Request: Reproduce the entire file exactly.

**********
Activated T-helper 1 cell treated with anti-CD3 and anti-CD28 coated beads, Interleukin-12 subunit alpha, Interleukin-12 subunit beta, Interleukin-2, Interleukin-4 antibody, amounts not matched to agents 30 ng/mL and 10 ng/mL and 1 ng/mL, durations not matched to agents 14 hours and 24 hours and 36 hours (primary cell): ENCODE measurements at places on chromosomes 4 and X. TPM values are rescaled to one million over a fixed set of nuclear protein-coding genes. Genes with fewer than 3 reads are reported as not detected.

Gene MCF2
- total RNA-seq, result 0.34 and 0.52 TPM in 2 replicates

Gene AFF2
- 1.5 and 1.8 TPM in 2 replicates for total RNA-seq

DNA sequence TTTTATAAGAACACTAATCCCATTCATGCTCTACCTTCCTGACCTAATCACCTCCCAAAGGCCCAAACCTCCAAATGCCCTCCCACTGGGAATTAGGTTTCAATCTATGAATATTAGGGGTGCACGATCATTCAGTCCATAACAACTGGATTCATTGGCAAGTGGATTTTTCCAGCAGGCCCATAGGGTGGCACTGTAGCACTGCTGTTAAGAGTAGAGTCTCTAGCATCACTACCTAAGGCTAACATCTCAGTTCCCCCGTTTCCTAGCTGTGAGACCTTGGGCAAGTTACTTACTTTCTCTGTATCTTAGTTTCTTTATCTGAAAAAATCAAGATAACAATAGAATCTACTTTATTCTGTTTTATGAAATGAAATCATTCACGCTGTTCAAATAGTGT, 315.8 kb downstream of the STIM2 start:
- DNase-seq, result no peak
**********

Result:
Activated T-helper 1 cell treated with anti-CD3 and anti-CD28 coated beads, Interleukin-12 subunit alpha, Interleukin-12 subunit beta, Interleukin-2, Interleukin-4 antibody, amounts not matched to agents 30 ng/mL and 10 ng/mL and 1 ng/mL, durations not matched to agents 14 hours and 24 hours and 36 hours (primary cell): ENCODE measurements at places on chromosomes 4 and X. TPM values are rescaled to one million over a fixed set of nuclear protein-coding genes. Genes with fewer than 3 reads are reported as not detected.

Gene MCF2
- total RNA-seq, result 0.34 and 0.52 TPM in 2 replicates

Gene AFF2
- 1.5 and 1.8 TPM in 2 replicates for total RNA-seq

DNA sequence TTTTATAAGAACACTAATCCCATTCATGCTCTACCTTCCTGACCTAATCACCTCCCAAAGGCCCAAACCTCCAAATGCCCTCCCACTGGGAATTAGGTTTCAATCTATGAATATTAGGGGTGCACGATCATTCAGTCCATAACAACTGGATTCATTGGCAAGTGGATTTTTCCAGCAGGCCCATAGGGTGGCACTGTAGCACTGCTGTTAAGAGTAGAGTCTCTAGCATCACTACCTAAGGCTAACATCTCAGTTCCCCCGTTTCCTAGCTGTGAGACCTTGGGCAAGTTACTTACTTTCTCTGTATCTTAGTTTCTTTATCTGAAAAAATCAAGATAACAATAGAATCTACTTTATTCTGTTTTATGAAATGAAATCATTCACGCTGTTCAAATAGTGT, 315.8 kb downstream of the STIM2 start:
- DNase-seq, result no peak